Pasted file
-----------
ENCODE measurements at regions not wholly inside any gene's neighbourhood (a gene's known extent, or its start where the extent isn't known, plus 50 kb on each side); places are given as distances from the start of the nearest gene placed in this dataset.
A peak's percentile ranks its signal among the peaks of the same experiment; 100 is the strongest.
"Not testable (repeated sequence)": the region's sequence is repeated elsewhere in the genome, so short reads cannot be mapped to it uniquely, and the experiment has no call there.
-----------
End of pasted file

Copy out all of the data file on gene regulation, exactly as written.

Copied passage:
ENCODE measurements at regions not wholly inside any gene's neighbourhood (a gene's known extent, or its start where the extent isn't known, plus 50 kb on each side); places are given as distances from the start of the nearest gene placed in this dataset.
A peak's percentile ranks its signal among the peaks of the same experiment; 100 is the strongest.
"Not testable (repeated sequence)": the region's sequence is repeated elsewhere in the genome, so short reads cannot be mapped to it uniquely, and the experiment has no call there.